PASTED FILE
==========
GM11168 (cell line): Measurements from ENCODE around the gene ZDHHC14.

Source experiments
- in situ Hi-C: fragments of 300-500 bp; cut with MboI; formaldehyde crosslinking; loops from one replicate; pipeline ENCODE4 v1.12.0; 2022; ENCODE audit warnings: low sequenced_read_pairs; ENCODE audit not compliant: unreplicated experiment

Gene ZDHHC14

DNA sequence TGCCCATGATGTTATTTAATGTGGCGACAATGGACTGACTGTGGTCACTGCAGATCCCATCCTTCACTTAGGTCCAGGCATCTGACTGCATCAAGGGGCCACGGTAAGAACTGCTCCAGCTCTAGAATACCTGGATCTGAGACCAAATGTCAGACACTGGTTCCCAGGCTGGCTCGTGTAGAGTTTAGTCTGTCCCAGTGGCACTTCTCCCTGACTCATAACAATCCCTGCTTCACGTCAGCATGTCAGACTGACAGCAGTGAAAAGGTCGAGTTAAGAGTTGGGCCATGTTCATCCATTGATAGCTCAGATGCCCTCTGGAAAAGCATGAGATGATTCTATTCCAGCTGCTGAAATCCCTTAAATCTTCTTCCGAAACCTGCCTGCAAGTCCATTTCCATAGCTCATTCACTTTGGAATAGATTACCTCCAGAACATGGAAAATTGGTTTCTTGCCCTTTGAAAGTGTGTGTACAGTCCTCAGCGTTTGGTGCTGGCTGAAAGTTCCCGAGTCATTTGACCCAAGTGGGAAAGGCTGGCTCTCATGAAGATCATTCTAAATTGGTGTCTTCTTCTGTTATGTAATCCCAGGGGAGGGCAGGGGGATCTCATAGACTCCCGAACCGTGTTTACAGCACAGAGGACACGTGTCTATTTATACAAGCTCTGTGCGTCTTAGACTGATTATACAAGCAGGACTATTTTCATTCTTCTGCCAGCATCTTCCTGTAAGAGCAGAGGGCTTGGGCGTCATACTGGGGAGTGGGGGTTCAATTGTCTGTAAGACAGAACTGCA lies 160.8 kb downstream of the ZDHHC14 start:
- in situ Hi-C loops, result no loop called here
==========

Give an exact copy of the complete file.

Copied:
GM11168 (cell line): Measurements from ENCODE around the gene ZDHHC14.

Source experiments
- in situ Hi-C: fragments of 300-500 bp; cut with MboI; formaldehyde crosslinking; loops from one replicate; pipeline ENCODE4 v1.12.0; 2022; ENCODE audit warnings: low sequenced_read_pairs; ENCODE audit not compliant: unreplicated experiment

Gene ZDHHC14

DNA sequence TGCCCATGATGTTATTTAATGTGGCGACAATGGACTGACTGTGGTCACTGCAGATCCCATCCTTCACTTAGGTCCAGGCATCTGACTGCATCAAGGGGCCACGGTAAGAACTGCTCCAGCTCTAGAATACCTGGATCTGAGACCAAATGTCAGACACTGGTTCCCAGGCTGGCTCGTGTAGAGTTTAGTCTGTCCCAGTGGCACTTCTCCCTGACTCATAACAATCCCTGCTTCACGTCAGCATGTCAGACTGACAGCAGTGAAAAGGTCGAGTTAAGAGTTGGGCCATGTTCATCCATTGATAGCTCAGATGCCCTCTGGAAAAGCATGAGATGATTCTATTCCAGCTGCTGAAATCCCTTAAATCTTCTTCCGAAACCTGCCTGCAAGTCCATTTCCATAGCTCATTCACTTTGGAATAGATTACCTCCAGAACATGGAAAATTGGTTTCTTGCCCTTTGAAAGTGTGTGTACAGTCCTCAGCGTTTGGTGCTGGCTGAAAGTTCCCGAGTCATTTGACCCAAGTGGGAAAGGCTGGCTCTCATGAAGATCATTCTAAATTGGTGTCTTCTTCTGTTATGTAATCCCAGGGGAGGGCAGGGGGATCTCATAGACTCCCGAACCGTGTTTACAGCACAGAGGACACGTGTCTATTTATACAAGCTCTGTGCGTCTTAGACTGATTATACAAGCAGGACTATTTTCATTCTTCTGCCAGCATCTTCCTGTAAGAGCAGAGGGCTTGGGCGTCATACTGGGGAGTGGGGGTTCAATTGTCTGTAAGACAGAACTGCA lies 160.8 kb downstream of the ZDHHC14 start:
- in situ Hi-C loops, result no loop called here